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Editorial: Listen to the streets on Palestine, Labour, and stop arming Israel

THE weekend’s Palestine solidarity demonstration was barred from marching past Downing Street, but the new government should heed its message nonetheless.

Complacency at a huge majority should not dupe Labour into thinking it can ignore the anger over British complicity in Israeli war crimes through arms sales, logistical support and the use of RAF bases on Cyprus by the United States to supply the Israeli military.

Its majority, obtained on a smaller vote than it received when losing badly in 2019, is the product of Tory collapse, not voter endorsement, and Palestine is an issue which did Labour real damage on Thursday. 

It lost four seats to independents standing on a justice for Palestine platform. One MP to lose his seat, Jonathan Ashworth, would otherwise be sitting round the Cabinet table this week. One who is, Wes Streeting, survived by the skin of his teeth — British-Palestinian challenger Leanne Mohamad coming within a few hundred votes of ousting him. 

Even leader Keir Starmer himself should be wary: he lost 18,000 votes on his 2019 result, fully half his constituency support, and many of those voters will have been motivated by anger over Palestine.

The new government could signal change quickly. In opposition, David Lammy said Labour respected the International Criminal Court (ICC’s) mandate and would seek to implement arrest warrants if these are issued for Israeli leader Benjamin Netanyahu and Defence Minister Yoav Gallant.

In the days before the election we learned that the Conservative government was intervening to try to block those warrants, submitting a challenge to the ICC’s authority to try crimes committed on Palestinian territory — a disgraceful procedural bid to shield war criminals from justice and a lifeline for Netanyahu as Israelis themselves mass in the streets for his departure.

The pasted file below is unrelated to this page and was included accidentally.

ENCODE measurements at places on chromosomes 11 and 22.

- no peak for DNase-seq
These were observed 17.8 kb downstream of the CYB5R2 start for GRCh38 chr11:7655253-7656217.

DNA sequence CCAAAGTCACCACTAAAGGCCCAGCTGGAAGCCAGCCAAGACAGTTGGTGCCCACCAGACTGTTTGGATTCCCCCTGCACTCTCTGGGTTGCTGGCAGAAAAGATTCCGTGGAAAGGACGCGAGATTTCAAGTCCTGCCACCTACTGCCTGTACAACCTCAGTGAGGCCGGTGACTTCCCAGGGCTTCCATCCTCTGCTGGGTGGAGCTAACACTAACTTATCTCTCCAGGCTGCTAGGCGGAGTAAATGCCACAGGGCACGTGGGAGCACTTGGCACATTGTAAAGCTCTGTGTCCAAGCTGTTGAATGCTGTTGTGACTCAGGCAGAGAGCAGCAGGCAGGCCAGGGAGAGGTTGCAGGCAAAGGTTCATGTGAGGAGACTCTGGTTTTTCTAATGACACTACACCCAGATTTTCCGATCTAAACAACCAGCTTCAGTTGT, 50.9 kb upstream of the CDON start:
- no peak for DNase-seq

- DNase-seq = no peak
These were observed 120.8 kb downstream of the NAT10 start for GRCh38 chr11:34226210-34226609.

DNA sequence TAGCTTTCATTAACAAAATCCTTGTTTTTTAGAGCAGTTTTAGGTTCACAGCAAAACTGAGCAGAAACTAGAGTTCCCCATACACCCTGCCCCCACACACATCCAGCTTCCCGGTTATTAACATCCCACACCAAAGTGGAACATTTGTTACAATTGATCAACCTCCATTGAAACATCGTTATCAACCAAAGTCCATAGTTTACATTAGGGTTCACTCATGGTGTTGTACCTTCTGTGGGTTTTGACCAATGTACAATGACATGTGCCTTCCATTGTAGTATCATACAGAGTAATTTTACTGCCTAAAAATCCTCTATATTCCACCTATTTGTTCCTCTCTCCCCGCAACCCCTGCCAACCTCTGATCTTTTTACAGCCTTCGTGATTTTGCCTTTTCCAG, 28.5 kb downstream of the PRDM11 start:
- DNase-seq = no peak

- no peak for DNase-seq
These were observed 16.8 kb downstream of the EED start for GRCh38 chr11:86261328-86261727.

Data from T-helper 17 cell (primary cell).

Lammy could announce now that Britain acknowledges the ICC’s mandate in Palestine in line with Palestine’s membership of the court. 

He used his first interview as Foreign Secretary to point to Labour’s support for a ceasefire, adopted belatedly earlier this year when given a green light by Washington to do so. 

The last government too claimed to want a ceasefire, backing this at the UN security council, but proved its words were empty by continuing to supply arms. Labour should announce an end to arms sales and close the Cyprus bases to Israel-bound traffic.

Nothing in Starmer’s record as opposition leader suggests this is likely. Tomorrow his first international summit as PM will be that of the Nato military alliance in Washington, and we can bet he will use it to trumpet again his unswerving loyalty to the US-led world order.

So he must be pressed to prioritise peace, including from within his own party. 

Saturday’s peace demonstration took inspiration from being addressed by newly elected independents: living proof that justice for Palestine matters to the public. 

And Palestinian ambassador Husam Zomlot’s acknowledgment of the importance to Palestinians of Jeremy Corbyn’s re-election was a reminder that what played out in Islington North last week had a global significance.

But it was sad, again, to see no Labour MPs on a platform for peace. Few have dared to make that stand since Starmer threatened to withdraw the whip from those who signed a Stop the War Coalition statement on Russia’s invasion of Ukraine in February 2022.

But not only are wars raging in the Middle East and Europe that threaten to ignite whole regions, the US drive to an apocalyptic new world war, against China, will likely continue whoever wins its own election this autumn.

If MPs felt uncomfortable attacking the leadership when trying to oust the Tories, that argument is gone. Whether Britain keeps fuelling wars or becomes a force for peace is now up to Labour. 

We need its socialist MPs to raise their voices on that question.


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